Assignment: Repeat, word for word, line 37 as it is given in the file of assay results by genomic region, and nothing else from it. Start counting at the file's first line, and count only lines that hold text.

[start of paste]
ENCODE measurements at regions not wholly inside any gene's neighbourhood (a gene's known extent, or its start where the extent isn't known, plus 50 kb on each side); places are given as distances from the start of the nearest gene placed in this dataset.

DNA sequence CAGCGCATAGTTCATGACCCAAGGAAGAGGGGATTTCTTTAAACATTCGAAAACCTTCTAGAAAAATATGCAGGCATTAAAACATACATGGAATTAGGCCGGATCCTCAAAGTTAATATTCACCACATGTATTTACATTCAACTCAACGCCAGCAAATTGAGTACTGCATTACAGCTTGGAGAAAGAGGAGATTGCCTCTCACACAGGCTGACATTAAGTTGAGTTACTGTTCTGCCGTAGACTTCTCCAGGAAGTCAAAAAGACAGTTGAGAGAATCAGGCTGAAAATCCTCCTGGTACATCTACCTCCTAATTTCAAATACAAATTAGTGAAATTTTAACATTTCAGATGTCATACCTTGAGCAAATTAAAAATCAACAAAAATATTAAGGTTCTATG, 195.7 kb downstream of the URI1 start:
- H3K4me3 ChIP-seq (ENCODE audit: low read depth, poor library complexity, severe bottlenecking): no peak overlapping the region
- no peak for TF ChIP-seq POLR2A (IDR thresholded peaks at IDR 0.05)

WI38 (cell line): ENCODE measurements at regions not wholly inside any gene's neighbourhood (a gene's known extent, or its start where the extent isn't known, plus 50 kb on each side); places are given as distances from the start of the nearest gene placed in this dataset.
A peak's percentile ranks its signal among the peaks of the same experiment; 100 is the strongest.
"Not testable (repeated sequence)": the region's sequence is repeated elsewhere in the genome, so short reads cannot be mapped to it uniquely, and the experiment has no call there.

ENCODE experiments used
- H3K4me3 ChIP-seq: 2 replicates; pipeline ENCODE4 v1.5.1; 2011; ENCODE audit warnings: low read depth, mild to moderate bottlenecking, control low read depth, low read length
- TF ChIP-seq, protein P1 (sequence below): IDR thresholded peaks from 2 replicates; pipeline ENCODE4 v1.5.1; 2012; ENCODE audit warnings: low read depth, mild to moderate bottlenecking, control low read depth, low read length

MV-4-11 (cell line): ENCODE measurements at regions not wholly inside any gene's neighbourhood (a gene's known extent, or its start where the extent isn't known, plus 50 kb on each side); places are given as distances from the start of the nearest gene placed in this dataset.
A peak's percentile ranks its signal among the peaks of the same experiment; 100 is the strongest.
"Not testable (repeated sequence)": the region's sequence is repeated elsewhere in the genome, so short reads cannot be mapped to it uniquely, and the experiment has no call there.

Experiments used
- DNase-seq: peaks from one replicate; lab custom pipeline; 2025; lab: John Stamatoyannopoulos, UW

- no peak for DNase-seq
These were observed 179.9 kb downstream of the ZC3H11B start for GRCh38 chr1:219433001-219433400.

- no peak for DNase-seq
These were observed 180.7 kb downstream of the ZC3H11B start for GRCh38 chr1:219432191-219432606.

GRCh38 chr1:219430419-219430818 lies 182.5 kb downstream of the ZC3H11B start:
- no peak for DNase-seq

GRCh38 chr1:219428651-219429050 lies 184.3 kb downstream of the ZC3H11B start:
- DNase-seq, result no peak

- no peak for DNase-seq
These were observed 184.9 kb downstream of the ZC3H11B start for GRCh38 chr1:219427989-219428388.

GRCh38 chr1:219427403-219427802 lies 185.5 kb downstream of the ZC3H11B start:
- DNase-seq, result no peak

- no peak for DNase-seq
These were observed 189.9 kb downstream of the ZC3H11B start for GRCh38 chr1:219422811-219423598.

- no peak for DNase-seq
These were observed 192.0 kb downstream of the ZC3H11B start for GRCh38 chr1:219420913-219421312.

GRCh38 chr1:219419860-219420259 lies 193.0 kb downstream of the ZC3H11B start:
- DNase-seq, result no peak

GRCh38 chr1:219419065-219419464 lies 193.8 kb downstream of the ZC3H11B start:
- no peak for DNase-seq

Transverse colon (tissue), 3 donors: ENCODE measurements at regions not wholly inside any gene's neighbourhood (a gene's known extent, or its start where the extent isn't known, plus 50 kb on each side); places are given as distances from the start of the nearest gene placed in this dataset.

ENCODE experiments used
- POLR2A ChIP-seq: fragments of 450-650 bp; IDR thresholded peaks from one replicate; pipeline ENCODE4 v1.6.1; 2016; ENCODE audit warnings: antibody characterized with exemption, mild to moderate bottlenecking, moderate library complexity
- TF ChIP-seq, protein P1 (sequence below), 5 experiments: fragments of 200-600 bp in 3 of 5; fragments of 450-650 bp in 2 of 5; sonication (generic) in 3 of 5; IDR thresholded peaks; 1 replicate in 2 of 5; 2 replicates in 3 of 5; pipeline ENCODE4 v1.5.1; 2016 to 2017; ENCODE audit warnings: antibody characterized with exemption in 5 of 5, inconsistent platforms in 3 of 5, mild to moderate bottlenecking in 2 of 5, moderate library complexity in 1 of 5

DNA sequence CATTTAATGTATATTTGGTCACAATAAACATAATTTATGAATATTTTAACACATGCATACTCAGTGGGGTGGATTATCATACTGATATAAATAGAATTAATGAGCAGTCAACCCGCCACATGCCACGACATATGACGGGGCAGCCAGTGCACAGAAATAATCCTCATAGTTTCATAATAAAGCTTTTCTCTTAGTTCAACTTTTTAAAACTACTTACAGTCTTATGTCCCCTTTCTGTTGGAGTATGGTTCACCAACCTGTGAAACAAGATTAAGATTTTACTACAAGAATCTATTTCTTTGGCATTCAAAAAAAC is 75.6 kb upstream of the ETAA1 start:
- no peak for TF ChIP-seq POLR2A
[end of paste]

ENCODE experiments used